Last Predator

Photograph by Paul Salopek
by Paul Salopek
Near Surum, Saudi Arabia, 24°50’55” N, 37°27’38” E

We walked out of the desert and hit a road. Next to the road was a tree, and in the tree hung a wolf. It had been strung up by its heels. What little fur remained parted this way and that as the wolf rotated slowly in the hot wind.

“Wolves are threatened in Saudi Arabia,” says Ahmed al Boug, the General Director of the National Wildlife Research Center, the scientific arm of the Saudi Wildlife Authority. “I myself, over more than 20 years of field work, have seen about 50 wolves hanging in trees. Shepherds shoot them and put them there. Nobody really knows how many are left.”

Al Boug says that protected zones are the best hope for Arabia’s last wolves. The kingdom already has 15 nature wildlife preserves. Together they cover more than 30,000 square miles: 4 percent of the nation’s surface. Al Boug says that more reserves, for all sorts of animals, not just wolves, are in preparation and will double that area. “There are good things happening,” Al Boug says. “But enforcement needs more work.”

Presumably, local herders suspend wolves in trees to warn off the dead wolf’s kin.

This practice ascribes supernatural intelligence to wolves. It’s probably merited. Bedouin folklore is a filigree of wolf tales, odes to the human-ness of this animal that may soon be gone, much as the way the Arabian leopard is almost gone. (The number of leopards remaining in Saudi Arabia is perhaps 40.)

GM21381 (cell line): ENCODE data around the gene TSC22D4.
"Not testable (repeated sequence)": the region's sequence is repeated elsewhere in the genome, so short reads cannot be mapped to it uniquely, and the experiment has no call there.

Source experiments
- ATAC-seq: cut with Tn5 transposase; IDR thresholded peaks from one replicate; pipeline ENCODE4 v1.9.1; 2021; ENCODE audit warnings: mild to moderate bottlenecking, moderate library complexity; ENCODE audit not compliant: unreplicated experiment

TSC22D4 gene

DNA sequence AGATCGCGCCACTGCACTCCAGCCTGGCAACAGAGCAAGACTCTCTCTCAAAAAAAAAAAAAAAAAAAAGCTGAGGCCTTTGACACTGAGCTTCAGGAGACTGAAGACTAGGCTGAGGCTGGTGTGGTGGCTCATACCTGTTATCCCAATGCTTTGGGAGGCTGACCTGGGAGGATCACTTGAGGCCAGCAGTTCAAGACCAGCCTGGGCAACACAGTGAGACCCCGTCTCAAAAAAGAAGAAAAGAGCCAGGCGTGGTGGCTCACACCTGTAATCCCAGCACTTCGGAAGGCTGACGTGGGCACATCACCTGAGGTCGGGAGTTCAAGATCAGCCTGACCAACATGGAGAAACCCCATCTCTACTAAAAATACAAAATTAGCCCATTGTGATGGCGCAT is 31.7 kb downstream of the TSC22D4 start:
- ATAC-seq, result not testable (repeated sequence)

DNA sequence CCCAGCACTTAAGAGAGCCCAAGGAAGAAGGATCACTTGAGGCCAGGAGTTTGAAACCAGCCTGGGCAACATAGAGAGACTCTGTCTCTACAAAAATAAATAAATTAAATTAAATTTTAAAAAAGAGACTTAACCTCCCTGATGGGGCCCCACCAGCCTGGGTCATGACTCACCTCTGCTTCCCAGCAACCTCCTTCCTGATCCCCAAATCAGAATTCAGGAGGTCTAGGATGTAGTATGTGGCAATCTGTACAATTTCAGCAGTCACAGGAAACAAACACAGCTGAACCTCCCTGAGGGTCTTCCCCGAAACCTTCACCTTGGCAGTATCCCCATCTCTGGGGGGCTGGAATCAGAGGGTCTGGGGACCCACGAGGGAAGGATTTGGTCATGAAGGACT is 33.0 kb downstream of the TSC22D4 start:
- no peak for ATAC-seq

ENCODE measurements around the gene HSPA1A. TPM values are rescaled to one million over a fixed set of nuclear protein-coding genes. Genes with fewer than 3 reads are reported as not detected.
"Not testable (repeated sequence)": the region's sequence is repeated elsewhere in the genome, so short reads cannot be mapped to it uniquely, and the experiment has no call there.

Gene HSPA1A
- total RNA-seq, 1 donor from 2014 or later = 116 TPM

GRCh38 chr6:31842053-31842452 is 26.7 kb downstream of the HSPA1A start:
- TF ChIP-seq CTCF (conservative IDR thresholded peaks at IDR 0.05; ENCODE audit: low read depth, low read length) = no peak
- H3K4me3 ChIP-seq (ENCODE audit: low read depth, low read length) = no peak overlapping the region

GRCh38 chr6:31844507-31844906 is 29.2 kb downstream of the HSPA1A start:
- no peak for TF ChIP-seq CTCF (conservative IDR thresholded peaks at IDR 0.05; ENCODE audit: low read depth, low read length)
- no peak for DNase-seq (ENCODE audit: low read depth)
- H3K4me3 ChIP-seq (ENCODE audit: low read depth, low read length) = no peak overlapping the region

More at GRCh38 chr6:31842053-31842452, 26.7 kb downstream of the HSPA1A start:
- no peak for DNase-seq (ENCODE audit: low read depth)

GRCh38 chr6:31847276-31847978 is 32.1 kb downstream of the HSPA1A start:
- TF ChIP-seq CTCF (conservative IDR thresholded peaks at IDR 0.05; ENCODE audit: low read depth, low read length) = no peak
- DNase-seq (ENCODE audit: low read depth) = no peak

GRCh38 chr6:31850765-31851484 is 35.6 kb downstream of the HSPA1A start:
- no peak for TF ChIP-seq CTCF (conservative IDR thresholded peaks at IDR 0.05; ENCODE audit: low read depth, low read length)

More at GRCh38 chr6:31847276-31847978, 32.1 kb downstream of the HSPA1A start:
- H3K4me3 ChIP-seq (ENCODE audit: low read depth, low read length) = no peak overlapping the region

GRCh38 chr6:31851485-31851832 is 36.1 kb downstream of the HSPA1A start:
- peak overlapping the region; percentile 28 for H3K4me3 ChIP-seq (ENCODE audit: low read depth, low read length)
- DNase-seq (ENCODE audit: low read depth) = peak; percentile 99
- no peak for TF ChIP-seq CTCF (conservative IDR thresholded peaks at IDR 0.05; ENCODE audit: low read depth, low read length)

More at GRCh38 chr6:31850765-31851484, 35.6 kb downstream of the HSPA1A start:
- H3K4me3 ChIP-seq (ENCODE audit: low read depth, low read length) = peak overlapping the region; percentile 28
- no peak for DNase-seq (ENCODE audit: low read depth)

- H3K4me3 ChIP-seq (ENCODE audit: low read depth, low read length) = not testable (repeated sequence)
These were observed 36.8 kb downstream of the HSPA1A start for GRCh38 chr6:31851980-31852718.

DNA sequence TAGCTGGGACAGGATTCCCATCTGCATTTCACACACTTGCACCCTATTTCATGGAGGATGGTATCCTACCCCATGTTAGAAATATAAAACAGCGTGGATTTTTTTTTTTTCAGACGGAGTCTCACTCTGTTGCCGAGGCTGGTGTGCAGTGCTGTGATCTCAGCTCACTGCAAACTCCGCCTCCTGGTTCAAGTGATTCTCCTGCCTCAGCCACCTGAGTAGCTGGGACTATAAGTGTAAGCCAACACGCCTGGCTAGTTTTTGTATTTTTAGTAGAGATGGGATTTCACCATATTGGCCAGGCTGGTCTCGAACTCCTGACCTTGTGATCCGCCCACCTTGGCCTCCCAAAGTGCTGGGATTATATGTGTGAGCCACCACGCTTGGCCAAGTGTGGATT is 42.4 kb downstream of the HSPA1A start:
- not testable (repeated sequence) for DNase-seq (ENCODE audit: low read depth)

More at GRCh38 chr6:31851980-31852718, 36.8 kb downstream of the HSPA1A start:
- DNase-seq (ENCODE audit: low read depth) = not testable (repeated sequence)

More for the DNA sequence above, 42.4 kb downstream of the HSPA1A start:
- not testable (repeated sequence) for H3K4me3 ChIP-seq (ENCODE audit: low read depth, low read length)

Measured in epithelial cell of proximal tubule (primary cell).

We walked on.

We made camp next to a concrete well under a tall, womanly, smooth-branched sahur tree. The moon shone like a wolf’s eye caught in the spotlight of the sun. I could hardly stay conscious for our canned dinner.

When the first humans roamed across the unknown world they experienced days imaginable to us now. Among the things we can never know—that is, we can describe it but never feel it—was the fact that we were walking food. Saber-toothed tigers, massive cave bears, archaic lions, and scores of other powerful animals ate us. This state of awareness, of being prey, comes down to us through the millenniums, faintly echoing like a distant scream in a canyon, as metaphysics. As dreams. As a muscle reflex. As religion. An empty alertness. We are the haunted superpredator.

I was watching our two cargo camels, Fares and Seema, graze under the moonlight when I heard them. The camels looked up in unison. I looked up. It came from the Hejaz mountains, a cardiogram of sharp peaks, blued in moon shadow. Two wolves called to each other once, and not again.


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